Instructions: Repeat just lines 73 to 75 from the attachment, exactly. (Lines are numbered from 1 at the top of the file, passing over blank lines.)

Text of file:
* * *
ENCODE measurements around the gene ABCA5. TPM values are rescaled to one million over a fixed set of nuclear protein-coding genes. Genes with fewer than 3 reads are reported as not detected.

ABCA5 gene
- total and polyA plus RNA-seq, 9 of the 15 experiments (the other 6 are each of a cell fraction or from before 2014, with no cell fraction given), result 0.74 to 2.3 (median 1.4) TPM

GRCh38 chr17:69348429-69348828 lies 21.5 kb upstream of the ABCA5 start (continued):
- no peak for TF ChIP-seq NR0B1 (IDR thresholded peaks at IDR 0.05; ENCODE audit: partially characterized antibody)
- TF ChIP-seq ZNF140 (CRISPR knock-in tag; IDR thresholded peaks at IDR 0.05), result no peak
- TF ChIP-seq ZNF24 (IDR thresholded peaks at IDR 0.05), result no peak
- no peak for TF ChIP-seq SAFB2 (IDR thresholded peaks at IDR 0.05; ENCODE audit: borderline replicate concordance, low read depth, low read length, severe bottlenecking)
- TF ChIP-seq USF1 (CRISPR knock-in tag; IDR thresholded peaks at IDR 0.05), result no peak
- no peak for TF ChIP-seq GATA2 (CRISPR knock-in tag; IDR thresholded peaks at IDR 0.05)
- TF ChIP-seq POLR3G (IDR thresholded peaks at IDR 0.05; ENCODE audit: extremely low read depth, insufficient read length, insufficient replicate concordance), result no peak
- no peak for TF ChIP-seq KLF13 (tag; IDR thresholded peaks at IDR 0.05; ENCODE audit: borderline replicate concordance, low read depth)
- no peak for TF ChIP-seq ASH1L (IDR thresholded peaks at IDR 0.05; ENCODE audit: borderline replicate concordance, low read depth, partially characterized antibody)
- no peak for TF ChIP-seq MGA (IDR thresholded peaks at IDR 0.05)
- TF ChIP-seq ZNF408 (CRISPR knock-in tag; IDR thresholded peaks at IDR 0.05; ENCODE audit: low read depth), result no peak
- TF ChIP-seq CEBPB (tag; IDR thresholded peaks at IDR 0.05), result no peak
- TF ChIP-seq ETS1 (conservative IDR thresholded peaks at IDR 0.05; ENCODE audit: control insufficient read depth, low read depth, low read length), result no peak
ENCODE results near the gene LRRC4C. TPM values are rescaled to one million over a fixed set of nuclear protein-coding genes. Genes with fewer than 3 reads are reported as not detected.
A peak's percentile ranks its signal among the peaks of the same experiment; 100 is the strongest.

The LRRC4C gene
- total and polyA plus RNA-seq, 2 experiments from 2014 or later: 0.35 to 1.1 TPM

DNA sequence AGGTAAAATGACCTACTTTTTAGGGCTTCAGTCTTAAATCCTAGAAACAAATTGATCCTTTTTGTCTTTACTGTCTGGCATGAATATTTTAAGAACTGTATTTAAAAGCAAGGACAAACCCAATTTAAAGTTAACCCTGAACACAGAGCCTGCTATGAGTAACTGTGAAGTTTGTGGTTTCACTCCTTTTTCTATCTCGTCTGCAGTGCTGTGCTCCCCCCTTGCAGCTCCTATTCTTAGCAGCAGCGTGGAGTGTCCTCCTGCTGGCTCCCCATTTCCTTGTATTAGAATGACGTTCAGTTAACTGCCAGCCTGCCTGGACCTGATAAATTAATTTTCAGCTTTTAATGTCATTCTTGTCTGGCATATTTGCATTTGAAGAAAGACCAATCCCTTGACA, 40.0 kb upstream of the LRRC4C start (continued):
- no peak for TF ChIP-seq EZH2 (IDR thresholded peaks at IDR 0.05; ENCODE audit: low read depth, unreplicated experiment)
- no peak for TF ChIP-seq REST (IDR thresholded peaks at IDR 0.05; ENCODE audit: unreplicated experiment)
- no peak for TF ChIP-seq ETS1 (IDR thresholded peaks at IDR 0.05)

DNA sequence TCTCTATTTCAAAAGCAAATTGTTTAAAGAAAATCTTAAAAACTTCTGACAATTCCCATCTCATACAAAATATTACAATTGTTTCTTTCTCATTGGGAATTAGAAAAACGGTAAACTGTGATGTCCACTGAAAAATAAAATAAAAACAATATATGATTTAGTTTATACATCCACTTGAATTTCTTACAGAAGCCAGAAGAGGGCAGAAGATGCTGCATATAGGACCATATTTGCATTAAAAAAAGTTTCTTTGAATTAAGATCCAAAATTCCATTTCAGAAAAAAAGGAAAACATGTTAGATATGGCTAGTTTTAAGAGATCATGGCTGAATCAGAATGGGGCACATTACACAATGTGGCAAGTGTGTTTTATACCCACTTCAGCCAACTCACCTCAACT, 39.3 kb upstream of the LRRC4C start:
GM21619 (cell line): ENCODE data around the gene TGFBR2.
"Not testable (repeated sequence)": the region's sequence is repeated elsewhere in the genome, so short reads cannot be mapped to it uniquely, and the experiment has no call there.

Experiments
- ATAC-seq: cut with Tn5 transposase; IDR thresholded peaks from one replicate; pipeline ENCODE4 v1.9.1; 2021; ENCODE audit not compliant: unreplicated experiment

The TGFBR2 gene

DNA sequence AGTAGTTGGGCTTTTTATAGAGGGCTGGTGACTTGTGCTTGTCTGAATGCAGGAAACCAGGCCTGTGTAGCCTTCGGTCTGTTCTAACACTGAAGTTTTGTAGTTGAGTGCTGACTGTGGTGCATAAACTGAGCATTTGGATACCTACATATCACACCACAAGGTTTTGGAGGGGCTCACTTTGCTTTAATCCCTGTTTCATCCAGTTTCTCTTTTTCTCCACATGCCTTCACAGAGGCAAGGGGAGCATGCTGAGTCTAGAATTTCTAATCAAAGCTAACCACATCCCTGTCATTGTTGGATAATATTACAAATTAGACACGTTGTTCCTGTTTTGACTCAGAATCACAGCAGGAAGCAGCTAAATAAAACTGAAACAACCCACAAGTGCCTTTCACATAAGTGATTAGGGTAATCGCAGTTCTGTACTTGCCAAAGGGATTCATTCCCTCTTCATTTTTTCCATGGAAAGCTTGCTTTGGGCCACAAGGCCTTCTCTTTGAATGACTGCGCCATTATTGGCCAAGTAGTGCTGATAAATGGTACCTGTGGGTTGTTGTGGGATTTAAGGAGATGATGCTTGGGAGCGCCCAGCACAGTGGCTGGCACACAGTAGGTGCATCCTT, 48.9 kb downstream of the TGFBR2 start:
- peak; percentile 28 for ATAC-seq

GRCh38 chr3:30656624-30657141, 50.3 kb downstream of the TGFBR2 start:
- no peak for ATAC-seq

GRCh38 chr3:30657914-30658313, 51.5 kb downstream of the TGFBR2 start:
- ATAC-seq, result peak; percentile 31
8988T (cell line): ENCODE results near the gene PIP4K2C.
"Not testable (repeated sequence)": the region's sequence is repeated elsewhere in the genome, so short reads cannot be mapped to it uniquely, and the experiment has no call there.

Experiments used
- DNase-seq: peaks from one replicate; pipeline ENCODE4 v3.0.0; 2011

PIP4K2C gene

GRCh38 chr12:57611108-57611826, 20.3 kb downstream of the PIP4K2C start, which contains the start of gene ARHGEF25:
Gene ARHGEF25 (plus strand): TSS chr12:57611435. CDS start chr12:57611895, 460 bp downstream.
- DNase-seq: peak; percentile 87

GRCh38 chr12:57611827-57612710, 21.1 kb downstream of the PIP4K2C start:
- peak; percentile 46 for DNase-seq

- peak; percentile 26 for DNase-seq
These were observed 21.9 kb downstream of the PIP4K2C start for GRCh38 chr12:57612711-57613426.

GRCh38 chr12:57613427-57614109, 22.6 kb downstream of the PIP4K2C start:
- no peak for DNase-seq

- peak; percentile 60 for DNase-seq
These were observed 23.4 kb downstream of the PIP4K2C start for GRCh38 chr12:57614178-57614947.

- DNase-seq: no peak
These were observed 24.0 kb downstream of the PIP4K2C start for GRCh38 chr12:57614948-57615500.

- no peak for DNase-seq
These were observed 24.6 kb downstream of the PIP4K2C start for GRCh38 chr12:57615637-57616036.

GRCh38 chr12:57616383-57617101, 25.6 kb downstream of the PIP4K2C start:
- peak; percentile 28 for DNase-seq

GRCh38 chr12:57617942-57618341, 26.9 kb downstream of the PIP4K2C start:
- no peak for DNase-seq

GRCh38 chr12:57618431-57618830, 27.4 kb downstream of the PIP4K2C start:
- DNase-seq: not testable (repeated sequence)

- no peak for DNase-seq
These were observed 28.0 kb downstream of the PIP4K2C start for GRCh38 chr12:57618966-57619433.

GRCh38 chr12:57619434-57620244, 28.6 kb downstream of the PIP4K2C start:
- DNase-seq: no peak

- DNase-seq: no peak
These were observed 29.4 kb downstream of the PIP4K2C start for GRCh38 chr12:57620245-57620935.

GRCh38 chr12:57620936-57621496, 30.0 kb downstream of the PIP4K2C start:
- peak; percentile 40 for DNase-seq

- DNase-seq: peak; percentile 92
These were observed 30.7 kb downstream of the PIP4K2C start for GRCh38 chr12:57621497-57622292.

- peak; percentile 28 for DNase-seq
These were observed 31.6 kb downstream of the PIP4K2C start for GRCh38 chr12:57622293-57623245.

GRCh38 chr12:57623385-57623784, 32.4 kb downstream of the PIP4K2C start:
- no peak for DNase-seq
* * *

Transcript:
These were observed 30.7 kb downstream of the PIP4K2C start for GRCh38 chr12:57621497-57622292.

- peak; percentile 28 for DNase-seq
These were observed 31.6 kb downstream of the PIP4K2C start for GRCh38 chr12:57622293-57623245.